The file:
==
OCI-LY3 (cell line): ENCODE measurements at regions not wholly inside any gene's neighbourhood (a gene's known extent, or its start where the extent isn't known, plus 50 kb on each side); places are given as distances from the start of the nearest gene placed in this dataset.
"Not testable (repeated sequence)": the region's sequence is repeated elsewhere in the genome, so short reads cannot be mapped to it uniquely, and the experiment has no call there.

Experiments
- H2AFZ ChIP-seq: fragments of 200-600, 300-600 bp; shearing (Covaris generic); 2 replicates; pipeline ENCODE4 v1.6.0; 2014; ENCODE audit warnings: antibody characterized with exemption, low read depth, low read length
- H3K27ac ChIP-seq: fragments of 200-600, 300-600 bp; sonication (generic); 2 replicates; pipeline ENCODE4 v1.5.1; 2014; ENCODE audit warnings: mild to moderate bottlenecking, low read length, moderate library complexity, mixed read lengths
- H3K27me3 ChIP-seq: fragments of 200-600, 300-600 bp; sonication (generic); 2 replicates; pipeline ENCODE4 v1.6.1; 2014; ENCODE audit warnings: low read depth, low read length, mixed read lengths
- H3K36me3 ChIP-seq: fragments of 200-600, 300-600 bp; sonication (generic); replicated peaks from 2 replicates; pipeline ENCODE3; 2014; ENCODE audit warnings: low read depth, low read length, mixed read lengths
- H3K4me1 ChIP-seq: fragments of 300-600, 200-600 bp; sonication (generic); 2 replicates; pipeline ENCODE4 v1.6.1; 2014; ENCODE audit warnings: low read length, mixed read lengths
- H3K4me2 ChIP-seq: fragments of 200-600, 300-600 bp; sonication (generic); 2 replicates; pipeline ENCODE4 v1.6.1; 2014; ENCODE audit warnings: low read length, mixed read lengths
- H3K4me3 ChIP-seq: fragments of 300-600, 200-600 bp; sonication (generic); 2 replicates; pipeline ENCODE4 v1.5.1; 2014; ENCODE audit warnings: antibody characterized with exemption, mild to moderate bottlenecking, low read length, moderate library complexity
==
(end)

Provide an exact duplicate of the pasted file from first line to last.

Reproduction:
OCI-LY3 (cell line): ENCODE measurements at regions not wholly inside any gene's neighbourhood (a gene's known extent, or its start where the extent isn't known, plus 50 kb on each side); places are given as distances from the start of the nearest gene placed in this dataset.
"Not testable (repeated sequence)": the region's sequence is repeated elsewhere in the genome, so short reads cannot be mapped to it uniquely, and the experiment has no call there.

Experiments
- H2AFZ ChIP-seq: fragments of 200-600, 300-600 bp; shearing (Covaris generic); 2 replicates; pipeline ENCODE4 v1.6.0; 2014; ENCODE audit warnings: antibody characterized with exemption, low read depth, low read length
- H3K27ac ChIP-seq: fragments of 200-600, 300-600 bp; sonication (generic); 2 replicates; pipeline ENCODE4 v1.5.1; 2014; ENCODE audit warnings: mild to moderate bottlenecking, low read length, moderate library complexity, mixed read lengths
- H3K27me3 ChIP-seq: fragments of 200-600, 300-600 bp; sonication (generic); 2 replicates; pipeline ENCODE4 v1.6.1; 2014; ENCODE audit warnings: low read depth, low read length, mixed read lengths
- H3K36me3 ChIP-seq: fragments of 200-600, 300-600 bp; sonication (generic); replicated peaks from 2 replicates; pipeline ENCODE3; 2014; ENCODE audit warnings: low read depth, low read length, mixed read lengths
- H3K4me1 ChIP-seq: fragments of 300-600, 200-600 bp; sonication (generic); 2 replicates; pipeline ENCODE4 v1.6.1; 2014; ENCODE audit warnings: low read length, mixed read lengths
- H3K4me2 ChIP-seq: fragments of 200-600, 300-600 bp; sonication (generic); 2 replicates; pipeline ENCODE4 v1.6.1; 2014; ENCODE audit warnings: low read length, mixed read lengths
- H3K4me3 ChIP-seq: fragments of 300-600, 200-600 bp; sonication (generic); 2 replicates; pipeline ENCODE4 v1.5.1; 2014; ENCODE audit warnings: antibody characterized with exemption, mild to moderate bottlenecking, low read length, moderate library complexity